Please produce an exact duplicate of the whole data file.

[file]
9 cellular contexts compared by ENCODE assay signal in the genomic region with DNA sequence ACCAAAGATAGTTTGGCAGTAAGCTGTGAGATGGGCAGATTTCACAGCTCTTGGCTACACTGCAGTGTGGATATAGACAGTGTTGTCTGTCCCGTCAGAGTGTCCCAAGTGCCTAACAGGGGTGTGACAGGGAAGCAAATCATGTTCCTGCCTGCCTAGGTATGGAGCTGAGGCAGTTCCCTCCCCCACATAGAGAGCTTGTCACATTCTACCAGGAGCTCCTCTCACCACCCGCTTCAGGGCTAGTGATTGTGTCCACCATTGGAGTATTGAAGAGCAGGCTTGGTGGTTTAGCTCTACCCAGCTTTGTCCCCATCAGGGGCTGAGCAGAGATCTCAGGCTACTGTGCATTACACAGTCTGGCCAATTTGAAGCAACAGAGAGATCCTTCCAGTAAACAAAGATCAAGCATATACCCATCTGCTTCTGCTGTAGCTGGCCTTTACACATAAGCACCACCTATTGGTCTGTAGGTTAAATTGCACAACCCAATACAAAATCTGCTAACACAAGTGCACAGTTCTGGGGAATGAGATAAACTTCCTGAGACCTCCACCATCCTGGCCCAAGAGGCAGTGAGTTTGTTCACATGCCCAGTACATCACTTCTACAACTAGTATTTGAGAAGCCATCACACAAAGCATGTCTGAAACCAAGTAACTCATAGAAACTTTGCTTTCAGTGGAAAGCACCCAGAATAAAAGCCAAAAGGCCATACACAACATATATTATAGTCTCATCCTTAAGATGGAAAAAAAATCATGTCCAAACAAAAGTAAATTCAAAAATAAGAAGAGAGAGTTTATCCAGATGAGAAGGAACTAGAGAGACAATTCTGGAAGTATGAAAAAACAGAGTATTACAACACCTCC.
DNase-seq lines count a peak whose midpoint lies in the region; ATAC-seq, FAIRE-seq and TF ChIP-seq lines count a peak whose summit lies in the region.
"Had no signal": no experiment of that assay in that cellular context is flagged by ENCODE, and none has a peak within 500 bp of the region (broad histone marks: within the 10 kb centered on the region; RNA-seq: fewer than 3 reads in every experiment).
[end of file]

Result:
9 cellular contexts compared by ENCODE assay signal in the genomic region with DNA sequence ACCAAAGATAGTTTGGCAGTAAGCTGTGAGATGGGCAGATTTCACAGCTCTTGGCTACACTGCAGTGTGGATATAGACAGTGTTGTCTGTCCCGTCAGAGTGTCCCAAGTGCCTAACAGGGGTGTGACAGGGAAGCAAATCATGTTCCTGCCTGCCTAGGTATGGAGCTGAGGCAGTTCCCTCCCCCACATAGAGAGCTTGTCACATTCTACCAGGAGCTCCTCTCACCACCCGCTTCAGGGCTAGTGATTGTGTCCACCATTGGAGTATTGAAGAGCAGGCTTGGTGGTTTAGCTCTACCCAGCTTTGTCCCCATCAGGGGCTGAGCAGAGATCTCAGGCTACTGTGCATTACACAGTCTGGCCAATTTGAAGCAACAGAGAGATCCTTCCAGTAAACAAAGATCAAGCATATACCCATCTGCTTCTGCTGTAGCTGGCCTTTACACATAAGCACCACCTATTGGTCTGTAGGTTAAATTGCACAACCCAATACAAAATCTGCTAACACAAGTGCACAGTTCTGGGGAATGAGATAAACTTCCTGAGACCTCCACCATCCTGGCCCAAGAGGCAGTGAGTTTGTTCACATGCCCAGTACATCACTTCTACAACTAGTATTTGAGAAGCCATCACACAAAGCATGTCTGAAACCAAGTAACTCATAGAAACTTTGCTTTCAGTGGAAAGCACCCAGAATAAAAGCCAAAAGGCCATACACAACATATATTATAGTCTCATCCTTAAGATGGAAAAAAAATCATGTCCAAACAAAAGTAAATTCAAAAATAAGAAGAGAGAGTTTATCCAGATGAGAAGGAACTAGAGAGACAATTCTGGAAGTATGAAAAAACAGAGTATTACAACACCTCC.
DNase-seq lines count a peak whose midpoint lies in the region; ATAC-seq, FAIRE-seq and TF ChIP-seq lines count a peak whose summit lies in the region.
"Had no signal": no experiment of that assay in that cellular context is flagged by ENCODE, and none has a peak within 500 bp of the region (broad histone marks: within the 10 kb centered on the region; RNA-seq: fewer than 3 reads in every experiment).